Once the audiological and medical evaluations have been completed, and your needs evaluated, we will then help you to determine if hearing aids would be beneficial. In our consultation with you, our patient some of the following items will be discussed: Hearing test results describing the type and degree of hearing loss, one versus two hearing aids, style of hearing aid, and your lifestyle communication demands.
Fortunately, our licensed audiologists can recommend and dispense the latest hearing technology. Because federal regulation prohibits any hearing aid sale unless the buyer has first received a medical evaluation from a physician, you will need to see your physician before you purchase a hearing aid(s).
Types of Hearing Loss
Hearing loss can be categorized by where or what part of the auditory system is damaged. There are three basic types of hearing loss: conductive hearing loss, sensorineural hearing loss and mixed hearing loss.
Conductive Hearing Loss
Conductive hearing loss occurs when sound is not conducted efficiently through the outer ear canal to the eardrum and the tiny bones, or ossicles, of the middle ear. Conductive hearing loss usually involves a reduction in sound level or the ability to hear faint sounds. This type of hearing loss can often be medically or surgically corrected.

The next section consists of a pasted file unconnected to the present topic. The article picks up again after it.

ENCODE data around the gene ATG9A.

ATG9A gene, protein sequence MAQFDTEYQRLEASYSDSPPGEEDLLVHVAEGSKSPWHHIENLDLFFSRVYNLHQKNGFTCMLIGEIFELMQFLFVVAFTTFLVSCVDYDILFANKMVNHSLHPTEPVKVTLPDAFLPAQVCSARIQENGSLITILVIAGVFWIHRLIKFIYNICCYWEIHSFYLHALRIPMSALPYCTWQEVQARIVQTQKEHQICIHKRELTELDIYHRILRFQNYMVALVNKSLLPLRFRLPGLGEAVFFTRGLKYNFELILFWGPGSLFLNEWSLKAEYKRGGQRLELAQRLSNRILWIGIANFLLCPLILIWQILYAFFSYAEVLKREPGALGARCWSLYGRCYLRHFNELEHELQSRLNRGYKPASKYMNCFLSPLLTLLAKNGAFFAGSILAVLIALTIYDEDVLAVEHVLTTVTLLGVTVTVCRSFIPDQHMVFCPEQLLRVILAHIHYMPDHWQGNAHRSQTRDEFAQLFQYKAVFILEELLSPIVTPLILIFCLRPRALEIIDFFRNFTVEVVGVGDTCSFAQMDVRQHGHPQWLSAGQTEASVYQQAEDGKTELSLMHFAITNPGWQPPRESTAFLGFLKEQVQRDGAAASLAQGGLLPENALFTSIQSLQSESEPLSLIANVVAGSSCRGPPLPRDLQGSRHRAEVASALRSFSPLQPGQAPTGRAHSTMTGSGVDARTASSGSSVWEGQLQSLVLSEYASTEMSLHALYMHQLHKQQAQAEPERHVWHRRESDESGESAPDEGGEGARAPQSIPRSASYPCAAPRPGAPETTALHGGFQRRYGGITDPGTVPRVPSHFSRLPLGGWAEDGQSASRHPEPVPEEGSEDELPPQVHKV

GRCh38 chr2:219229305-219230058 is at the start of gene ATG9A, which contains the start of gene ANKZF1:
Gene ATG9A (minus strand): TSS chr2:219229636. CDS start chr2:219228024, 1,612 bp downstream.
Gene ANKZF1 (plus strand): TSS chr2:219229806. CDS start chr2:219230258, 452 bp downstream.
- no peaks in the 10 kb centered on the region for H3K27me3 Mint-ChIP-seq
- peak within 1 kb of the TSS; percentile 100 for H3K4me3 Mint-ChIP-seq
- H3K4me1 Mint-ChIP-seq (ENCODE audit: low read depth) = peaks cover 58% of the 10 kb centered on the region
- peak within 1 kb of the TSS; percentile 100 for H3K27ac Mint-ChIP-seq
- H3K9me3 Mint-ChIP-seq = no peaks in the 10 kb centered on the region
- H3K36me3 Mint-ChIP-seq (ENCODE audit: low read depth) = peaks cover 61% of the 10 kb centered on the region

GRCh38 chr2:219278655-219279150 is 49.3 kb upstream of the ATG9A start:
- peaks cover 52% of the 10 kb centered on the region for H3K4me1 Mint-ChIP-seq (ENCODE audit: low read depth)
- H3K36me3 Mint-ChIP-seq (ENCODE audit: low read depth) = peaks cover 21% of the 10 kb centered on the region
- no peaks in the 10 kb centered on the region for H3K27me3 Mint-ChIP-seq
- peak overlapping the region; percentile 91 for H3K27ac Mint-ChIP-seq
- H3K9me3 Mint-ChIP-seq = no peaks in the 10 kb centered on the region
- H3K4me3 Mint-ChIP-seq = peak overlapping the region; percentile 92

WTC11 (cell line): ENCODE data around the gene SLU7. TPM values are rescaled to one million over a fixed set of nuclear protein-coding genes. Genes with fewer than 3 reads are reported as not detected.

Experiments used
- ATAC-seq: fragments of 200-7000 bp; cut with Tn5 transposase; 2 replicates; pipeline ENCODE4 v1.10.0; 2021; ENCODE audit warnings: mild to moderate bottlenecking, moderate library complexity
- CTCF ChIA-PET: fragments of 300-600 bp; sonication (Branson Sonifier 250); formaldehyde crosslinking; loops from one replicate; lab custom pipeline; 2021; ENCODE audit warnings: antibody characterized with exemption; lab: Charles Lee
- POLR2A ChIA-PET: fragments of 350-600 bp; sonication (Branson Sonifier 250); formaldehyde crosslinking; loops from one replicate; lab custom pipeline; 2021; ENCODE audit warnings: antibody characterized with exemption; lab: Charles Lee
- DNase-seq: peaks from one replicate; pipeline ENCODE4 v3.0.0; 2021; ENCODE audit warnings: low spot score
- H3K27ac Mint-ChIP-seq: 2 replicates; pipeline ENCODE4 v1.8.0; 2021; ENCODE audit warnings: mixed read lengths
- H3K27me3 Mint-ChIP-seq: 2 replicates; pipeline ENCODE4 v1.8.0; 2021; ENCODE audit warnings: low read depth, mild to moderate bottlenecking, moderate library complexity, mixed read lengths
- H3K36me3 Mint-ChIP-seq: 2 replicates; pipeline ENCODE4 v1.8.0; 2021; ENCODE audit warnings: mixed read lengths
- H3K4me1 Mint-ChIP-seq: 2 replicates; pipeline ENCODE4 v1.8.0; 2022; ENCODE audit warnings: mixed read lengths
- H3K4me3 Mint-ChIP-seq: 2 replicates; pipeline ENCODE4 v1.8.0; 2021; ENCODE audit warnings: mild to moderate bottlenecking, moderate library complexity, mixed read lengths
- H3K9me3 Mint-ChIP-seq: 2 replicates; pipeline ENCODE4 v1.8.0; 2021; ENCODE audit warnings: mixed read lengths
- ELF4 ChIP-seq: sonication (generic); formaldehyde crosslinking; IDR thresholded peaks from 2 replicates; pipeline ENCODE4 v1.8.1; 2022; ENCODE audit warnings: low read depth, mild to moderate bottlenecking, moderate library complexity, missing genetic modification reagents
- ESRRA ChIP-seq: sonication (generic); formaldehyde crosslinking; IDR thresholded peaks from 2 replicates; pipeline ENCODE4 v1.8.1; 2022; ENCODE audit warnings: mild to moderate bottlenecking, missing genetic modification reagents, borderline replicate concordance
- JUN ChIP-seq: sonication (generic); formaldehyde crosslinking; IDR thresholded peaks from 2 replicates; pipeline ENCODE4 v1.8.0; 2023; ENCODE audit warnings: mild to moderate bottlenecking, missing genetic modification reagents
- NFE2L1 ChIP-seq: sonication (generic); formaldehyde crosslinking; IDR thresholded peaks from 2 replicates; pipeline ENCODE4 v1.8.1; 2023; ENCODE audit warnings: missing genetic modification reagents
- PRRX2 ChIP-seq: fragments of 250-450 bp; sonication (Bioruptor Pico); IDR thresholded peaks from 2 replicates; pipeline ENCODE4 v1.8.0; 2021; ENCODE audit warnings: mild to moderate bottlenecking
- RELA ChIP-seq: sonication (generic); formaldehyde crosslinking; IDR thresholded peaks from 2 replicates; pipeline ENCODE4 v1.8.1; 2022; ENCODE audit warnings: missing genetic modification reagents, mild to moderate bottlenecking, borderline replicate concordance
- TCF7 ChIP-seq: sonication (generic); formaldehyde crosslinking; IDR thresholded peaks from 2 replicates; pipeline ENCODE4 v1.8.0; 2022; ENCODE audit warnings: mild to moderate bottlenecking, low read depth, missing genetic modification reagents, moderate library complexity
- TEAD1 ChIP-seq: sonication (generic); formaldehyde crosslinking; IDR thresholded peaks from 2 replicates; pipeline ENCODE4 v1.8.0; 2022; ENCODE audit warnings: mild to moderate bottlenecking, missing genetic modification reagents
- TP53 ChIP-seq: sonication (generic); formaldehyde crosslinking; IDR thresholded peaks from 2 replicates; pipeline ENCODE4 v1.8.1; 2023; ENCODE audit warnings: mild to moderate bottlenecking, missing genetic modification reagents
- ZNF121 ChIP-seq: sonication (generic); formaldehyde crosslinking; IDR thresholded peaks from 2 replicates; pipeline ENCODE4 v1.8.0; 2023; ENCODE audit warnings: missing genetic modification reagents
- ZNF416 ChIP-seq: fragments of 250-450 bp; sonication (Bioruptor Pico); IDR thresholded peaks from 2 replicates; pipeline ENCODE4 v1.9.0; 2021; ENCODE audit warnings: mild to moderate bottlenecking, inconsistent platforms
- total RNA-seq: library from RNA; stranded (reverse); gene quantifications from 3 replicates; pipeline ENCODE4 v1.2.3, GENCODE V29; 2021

Examples of conditions that may cause a conductive hearing loss include:
Conditions associated with middle ear pathology such as:
- Fluid in the middle ear from colds
- Allergies (serous otitis media),
- Poor eustachian tube function
- Ear infection (otitis media)
- Perforated eardrum
- Benign tumors
- Impacted earwax (cerumen)
- Infection in the ear canal (external otitis)
- Presence of a foreign body
- Absence or malformation of the outer ear, ear canal, or middle ear
Sensorineural Hearing Loss
Sensorineural hearing loss occurs when there is damage to the inner ear (cochlea) or to the nerve pathways from the inner ear (retrocochlear) to the brain. Sensorineural hearing loss cannot be medically or surgically corrected. It is a permanent loss.Sensorineural hearing loss not only involves a reduction in sound level or ability to hear faint sounds, but also affects speech understanding, or ability to hear clearly. Sensorineural hearing loss can be caused by diseases, birth injury, drugs that are toxic to the auditory system, and genetic syndromes. Sensorineural hearing loss may also occur as a result of noise exposure, viruses, head trauma, aging, and tumors.
Mixed Hearing Loss
Sometimes a conductive hearing loss occurs in combination with a sensorineural hearing loss. In other words, there may be damage in the outer or middle ear and in the inner ear (cochlea) or auditory nerve. When this occurs, the hearing loss is referred to as a mixed hearing loss.
Causes of Hearing Loss in Adults
Hearing loss in adults has many causes such as disease or infection, ototoxic drugs, exposure to noise, tumors, trauma and the aging process. This loss may or may not be accompanied by tinnitus, ringing in the ears.Tinnitus can occur by itself without any hearing loss.
Otosclerosis is a disease involving the middle ear capsule, specifically affecting the movement of the stapes (one of the three tiny bones in the middle ear).